- Title: Australian mother stocks up on food as coronavirus pandemic declared
- Date: 12th March 2020
- Summary: SYDNEY, AUSTRALIA (MARCH 12, 2020) (REUTERS) VARIOUS OF MUSIC INDUSTRY ARTIST MANAGER, DIANNE REGAN, WASHING HER HANDS (SOUNDBITE) (English) MUSIC INDUSTRY ARTIST MANAGER, DIANNE REGAN SAYING: "Things have just been escalating day by day by day. I've started seeing the videos where people were being locked down. They couldn't go out. They can only go out every couple of days. So, I thought, I'm going to not wait until the end. I'm not going to wait until the last minute. Because, I do have my mum who's 83, as well. So, I started going out and slowly, slowly each week adding extra things into my normal shopping. Making lists of things, if we did have to go into lockdown, if we were put into quarantine, like in Wuhan, these are the things we would need." REGAN OPENING UP CUPBOARD IN HER LIVING ROOM AND PLACING FOOD INSIDE REGAN PLACING CEREAL BOX IN HER PANTRY REGAN OPENING CHEST IN HER LIVING ROOM STOCKED WITH FOOD (SOUNDBITE) (English) MUSIC INDUSTRY ARTIST MANAGER, DIANNE REGAN SAYING: "And it's even evolved over the last six weeks. To be honest, when I was first getting things, I was getting things like rice and pasta and thinking those are the things. Now, I'm looking and thinking, this is actually serious. We could be in our houses for four weeks. This is going to cause mental health issues. People are going to feel depressed, they are going to be scared. So, over the last week getting food that I think will actually think is comfort food and food that I know my family loves and also things that will make my kids happy when they are locked inside." FOOD ON REGAN'S PANTRY SHELF JARS OF PASTA SAUCE ON SHELF (SOUNDBITE) (English) MUSIC INDUSTRY ARTIST MANAGER, DIANNE REGAN SAYING: "You need to stock up on things like, longlife milk, noodles, rice, pasta, sauces. I have Mexican food, Indian food, all different types of things that we eat each week. Vitamins and don't forget about your pets, you need stock up on pet food." PET FOOD ON SHELF VARIOUS OF RICE BAGS (SOUNDBITE) (English) MUSIC INDUSTRY ARTIST MANAGER, DIANNE REGAN SAYING: "We've got time to prepare. No, you donâ€™t need to go crazy. No, you don't need to go and clean out the shelves. You need to sit down, make out some lists. Plan things. Talk to your family about hygiene and about how to protect yourself. Washing your hands. Using hand sanitisers. More than anything, I think keeping a social distance." HAND WASH IN BOTTLES ON SHELF PANTRY WITH STOCKED SHELVES (SOUNDBITE) (English) MUSIC INDUSTRY ARTIST MANAGER, DIANNE REGAN SAYING: "My husband and I keep evaluating each day. When do we start wearing a mask? When do we take our kids out of school? When are we going to go into cutting ourselves off socially to protect ourselves from the virus? I have had a few moments of anxiety and it's only come from not being in control of the situation. And, now that I feel that I have everything that we need, I feel a lot more in control, because, if I know if we do have to stay home for four weeks, even eight weeks, we're actually going to make it and we'll be OK." CHILLI BUSH IN REGAN'S GARDEN REGAN PICKING CHILLI OF BUSH/ CAT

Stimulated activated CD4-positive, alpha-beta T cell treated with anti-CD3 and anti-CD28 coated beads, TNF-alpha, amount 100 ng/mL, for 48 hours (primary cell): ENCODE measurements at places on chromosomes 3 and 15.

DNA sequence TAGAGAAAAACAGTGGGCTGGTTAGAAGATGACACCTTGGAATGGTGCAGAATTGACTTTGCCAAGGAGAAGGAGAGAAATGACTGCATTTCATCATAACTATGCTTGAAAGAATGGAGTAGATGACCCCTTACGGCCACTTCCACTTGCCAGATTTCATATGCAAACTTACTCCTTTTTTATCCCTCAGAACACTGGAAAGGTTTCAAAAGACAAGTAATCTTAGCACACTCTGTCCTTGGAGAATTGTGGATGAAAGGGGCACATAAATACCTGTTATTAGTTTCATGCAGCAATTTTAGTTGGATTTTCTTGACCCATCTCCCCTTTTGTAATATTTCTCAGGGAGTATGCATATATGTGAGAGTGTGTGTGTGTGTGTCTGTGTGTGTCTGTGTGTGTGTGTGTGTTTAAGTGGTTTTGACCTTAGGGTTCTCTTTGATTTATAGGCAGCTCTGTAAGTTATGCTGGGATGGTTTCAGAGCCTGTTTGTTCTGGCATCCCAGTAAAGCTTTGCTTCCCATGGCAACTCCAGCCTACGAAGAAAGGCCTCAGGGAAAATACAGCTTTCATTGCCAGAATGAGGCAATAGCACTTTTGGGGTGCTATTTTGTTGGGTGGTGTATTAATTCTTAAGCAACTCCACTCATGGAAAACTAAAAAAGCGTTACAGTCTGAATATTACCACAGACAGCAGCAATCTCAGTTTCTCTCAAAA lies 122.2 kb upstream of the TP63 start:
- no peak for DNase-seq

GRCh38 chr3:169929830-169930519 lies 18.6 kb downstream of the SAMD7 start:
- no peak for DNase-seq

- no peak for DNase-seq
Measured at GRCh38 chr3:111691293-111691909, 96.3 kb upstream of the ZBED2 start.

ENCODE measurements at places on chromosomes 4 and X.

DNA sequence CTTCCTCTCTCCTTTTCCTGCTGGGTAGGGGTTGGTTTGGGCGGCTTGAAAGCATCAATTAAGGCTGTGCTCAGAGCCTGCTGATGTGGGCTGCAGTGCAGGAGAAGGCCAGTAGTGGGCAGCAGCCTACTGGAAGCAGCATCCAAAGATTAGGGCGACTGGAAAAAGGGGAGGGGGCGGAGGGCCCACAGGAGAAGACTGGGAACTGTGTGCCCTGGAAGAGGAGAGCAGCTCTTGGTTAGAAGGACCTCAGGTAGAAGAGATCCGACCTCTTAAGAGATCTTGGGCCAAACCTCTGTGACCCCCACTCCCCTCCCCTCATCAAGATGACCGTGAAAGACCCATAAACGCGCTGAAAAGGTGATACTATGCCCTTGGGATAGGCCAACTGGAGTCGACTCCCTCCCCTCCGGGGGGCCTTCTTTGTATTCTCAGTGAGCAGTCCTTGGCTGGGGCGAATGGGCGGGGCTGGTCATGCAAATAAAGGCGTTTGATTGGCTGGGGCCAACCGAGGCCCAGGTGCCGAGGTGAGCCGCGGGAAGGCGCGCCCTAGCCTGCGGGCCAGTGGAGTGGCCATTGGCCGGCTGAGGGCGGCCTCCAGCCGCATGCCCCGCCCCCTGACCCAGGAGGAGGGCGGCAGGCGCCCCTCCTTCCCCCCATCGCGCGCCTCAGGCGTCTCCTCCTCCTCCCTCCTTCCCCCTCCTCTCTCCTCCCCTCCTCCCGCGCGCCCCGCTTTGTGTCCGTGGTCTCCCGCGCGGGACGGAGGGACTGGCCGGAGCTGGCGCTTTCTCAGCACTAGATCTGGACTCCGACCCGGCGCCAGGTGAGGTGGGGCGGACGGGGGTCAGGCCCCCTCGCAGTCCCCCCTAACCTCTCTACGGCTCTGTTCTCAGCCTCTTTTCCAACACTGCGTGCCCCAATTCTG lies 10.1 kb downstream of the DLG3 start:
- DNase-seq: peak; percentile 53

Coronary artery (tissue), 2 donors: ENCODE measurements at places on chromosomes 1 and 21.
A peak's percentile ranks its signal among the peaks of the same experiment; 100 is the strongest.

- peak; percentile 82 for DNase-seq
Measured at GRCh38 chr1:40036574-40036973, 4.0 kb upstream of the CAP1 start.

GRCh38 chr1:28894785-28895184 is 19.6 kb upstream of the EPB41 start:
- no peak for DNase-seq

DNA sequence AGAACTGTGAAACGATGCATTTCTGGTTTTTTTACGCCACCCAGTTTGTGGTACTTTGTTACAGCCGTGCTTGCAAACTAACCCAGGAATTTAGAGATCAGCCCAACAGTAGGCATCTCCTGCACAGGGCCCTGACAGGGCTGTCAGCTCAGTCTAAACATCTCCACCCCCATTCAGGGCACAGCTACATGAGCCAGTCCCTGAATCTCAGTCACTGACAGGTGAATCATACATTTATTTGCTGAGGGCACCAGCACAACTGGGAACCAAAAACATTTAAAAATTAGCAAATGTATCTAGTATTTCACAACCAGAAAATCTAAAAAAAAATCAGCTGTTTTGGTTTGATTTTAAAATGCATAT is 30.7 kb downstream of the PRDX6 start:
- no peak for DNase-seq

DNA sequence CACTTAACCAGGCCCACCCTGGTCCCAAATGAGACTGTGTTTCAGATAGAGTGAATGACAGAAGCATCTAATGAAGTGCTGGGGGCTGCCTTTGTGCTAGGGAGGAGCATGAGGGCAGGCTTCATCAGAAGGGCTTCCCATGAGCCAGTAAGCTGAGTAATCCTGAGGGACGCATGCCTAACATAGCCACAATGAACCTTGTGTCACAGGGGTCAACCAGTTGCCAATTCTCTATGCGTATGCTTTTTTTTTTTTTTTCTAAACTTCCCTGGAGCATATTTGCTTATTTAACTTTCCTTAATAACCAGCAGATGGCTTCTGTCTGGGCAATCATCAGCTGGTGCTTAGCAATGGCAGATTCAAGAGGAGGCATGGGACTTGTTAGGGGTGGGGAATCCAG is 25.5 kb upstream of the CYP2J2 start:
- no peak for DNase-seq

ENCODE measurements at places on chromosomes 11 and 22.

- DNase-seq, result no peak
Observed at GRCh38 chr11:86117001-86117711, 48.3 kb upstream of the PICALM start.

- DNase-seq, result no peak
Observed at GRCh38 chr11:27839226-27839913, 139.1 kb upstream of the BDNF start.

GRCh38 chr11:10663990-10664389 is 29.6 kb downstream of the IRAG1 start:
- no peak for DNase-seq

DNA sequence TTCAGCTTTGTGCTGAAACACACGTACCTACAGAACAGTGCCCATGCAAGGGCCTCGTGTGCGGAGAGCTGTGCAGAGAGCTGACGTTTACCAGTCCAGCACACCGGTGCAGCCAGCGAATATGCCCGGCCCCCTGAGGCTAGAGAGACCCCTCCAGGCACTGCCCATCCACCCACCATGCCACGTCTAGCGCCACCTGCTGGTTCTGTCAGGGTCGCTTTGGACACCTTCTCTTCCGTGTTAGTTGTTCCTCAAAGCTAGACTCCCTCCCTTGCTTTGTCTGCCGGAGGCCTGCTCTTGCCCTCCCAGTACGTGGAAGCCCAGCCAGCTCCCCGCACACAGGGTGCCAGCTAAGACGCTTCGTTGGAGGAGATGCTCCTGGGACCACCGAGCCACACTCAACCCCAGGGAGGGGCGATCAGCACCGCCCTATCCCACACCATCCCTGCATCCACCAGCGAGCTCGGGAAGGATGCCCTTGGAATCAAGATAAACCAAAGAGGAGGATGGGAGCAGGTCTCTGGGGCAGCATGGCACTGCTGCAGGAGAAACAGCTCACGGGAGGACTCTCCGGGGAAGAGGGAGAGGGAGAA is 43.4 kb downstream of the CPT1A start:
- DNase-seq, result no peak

- Keywords: Australia COVID-19 Sydney coronavirus hoarding lock down preparation prepping quarantine supplies
- Reuters ID: LVA001C4QVHHJ
- Location: SYDNEY, AUSTRALIA
- City: SYDNEY, AUSTRALIA
- Country: Australia
- Duration: 00:03:57
- Aspect Ratio: 16:9
- Topics: Health/Medicine
- Story Text: Sydney mother Dianne Regan is taking no risks. She washes her hands frequently for a full 20 seconds, followed by a dousing of hand sanitiser. Regan is preparing for what she says is just a matter of "when" her family is under quarantine from coronavirus.
Her pantry is full and so is a storage box in her living room. She has enough food for up to eight weeks, and is not taking any chances with the spread of the coronavirus across the world.
One of her main concerns is her 23-year-old daughter who's a severe asthmatic and her 83-year-old mother, both living with Regan and her husband.
Regan monitors the situation daily. She wants people to prepare for the worst, but insists they shouldn't "go crazy".
Regan says she is not a doomsday prepper, but just your average mom taking care of her family.
"I have had a few moments of anxiety and it's only come from not being in control of the situation. And, now that I feel that I have everything that we need, I feel a lot more in control, because, If I know if we do have to stay home for four weeks, even eight weeks, we're actually going to make it and we'll be OK," she said.
Despite fewer cases compared to countries such as Iran and Italy, shoppers from across Australia have stripped shelves, from staples to sanitisers, in a rush of panic-buying spurred by fears over the coronavirus. Australia's major grocers since have placed strict limits on purchases of toilet paper and hand sanitisers as the country experiences shortages.
Australia has been struggling to contain the disease, which is expected to take a significant economic toll, and the government announced on Thursday (March 12) it would inject pump A$17.6 billion ($11.4 billion) into the economy to prevent the first recession in nearly 30 years.
Australian Health Minister Greg Hunt said on Thursday there were 128 confirmed cases of coronavirus in the country.
(Production: Jill Gralow, James Redmayne)
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